The heart shape cut is normally comprised of between 56 and 58 facets, however the number of main pavilion facets may vary between 6 and 8. In addition heart shapes are sometimes cut with so called “French tips,” which replace the large bezel facet at the point with star and upper girdle facets. French tips can also be used in both the Marquise and Pear shapes. Heart shapes cut diamonds can differ slightly in appearance depending on their make or structure.
A traditional heart shape will have a ratio between 0.90 and 1.10 and be completely symmetrical with the top arches (or lobes) having even height and width, however these specifications may be altered according to personal preferences.
When you are determining the length to width ratio for heart shapes, the width is measured at the widest point of the shape from the edge of one lobe to the other. A heart shape cut can suffer from an effect called the “bow-tie effect” which means when light passes through the diamond it casts a shadow across the central facets of the stone.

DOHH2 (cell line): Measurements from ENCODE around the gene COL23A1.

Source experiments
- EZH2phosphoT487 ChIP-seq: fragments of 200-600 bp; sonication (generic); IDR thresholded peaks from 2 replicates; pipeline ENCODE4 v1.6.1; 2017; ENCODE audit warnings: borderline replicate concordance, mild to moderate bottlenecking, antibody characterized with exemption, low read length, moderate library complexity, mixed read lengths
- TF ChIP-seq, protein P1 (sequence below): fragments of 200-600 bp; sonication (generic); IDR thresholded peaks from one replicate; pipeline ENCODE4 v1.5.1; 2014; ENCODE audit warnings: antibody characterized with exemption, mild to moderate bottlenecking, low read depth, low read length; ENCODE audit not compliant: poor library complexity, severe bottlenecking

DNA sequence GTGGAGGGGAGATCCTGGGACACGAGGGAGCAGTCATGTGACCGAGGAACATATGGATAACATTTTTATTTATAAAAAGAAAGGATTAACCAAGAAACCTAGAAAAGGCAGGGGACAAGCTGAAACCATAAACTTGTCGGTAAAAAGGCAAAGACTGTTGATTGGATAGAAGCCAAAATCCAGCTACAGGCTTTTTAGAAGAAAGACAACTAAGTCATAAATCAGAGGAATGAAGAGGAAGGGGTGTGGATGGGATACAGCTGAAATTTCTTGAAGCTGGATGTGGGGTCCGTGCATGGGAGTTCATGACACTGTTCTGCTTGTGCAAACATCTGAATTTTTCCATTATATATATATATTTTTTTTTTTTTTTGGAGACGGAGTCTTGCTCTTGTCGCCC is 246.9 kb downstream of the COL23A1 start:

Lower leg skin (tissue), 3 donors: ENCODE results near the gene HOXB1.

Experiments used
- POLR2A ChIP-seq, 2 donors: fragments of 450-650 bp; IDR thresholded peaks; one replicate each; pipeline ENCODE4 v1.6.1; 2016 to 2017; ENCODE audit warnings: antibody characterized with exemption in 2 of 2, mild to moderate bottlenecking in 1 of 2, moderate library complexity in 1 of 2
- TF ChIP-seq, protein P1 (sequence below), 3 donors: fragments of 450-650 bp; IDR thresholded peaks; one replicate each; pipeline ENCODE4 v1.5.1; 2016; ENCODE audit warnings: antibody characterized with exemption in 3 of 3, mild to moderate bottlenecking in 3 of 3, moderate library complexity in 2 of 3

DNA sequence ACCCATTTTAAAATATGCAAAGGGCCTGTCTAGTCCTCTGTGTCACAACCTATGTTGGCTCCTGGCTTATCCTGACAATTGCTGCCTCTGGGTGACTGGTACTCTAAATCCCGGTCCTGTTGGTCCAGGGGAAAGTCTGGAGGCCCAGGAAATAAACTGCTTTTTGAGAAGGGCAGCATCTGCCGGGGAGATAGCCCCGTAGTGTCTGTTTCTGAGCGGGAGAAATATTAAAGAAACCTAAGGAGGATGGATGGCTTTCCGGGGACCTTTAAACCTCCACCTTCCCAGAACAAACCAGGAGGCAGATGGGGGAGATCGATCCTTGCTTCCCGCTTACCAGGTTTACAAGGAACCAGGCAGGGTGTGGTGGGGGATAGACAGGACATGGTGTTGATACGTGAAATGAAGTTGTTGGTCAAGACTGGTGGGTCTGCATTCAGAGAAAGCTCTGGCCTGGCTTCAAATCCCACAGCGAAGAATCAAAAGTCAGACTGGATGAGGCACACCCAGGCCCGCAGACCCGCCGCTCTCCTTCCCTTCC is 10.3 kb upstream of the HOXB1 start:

It is unsure where the exact origins of the heart brilliant come from, although since it is a modified brilliant cut it may have appeared as early as even the 16th century. Indeed even gems which would today be classified as ‘triangular with rounded corners’ or ‘drops’ used to be described as being heart-shaped. This is evident from the many descriptions in French inventories dating from as early as the middle of the seventeenth century.
The first recorded heart shape diamond appears in a portrait entitled “The Gonzaga Princess”, which was painted around 1605 by Frans Pourbus the younger. A large piece of jewellery on the princess’s left sleeve contains a variety of different cuts, some of which are thought to be variations of the heart-like ‘drops’ popular in France at the time. The heart shape cut was also mentioned in a book written in 1655 by Jean-Baptiste Tavernier (a French merchant who found his fortune in the precious stone trade and actually brought the Hope Diamond to France). In the text, he recalls seeing the “Heart Diamond,” a 36-carat heart-shaped brilliant in an ornament in the treasure of Aurangzeb, India.